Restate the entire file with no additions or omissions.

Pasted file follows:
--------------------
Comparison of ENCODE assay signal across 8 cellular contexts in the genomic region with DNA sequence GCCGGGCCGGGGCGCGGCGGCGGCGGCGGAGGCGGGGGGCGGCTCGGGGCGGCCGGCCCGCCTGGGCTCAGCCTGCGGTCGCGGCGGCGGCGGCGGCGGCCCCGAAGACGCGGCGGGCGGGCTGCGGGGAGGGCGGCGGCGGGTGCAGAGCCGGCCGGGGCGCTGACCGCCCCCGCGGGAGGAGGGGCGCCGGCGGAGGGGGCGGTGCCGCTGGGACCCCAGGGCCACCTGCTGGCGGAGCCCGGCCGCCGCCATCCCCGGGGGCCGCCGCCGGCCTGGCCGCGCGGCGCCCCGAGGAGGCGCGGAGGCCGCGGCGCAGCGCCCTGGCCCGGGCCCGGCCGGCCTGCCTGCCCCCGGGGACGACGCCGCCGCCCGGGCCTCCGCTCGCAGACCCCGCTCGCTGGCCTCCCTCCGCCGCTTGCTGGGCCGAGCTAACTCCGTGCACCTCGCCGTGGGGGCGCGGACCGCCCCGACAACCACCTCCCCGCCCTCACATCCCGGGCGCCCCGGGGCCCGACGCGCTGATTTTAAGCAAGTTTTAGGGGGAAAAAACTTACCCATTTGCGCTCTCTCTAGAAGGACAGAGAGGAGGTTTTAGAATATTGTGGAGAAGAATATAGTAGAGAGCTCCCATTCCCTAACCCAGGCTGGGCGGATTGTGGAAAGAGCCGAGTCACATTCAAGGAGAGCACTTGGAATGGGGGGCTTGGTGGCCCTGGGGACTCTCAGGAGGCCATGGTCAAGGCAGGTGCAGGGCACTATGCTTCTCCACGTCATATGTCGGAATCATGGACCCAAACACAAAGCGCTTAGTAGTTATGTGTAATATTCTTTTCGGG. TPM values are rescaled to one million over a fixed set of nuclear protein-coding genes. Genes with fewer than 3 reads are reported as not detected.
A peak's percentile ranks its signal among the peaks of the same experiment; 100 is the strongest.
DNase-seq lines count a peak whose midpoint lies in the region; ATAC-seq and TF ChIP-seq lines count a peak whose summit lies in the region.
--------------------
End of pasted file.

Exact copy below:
Comparison of ENCODE assay signal across 8 cellular contexts in the genomic region with DNA sequence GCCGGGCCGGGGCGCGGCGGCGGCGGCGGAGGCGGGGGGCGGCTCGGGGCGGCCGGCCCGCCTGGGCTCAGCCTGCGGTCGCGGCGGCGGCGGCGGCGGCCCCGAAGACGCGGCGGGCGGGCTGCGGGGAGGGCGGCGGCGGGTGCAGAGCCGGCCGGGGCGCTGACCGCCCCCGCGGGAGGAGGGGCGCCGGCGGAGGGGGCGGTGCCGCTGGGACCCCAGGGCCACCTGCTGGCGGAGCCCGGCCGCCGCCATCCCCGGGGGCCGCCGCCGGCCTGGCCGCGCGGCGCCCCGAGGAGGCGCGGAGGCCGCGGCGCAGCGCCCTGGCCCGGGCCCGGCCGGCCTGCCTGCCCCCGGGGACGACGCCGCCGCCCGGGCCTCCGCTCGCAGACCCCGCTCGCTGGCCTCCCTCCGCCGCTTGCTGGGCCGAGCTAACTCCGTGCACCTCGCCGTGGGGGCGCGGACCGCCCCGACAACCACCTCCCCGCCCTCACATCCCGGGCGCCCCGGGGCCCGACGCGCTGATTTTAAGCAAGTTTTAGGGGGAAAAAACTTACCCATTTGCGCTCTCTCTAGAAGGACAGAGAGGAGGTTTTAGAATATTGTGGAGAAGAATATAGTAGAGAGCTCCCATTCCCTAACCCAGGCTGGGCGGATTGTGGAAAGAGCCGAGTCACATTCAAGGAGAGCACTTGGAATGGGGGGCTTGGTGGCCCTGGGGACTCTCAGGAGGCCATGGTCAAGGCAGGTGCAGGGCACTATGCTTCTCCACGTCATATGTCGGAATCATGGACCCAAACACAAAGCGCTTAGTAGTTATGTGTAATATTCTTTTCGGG. TPM values are rescaled to one million over a fixed set of nuclear protein-coding genes. Genes with fewer than 3 reads are reported as not detected.
A peak's percentile ranks its signal among the peaks of the same experiment; 100 is the strongest.
DNase-seq lines count a peak whose midpoint lies in the region; ATAC-seq and TF ChIP-seq lines count a peak whose summit lies in the region.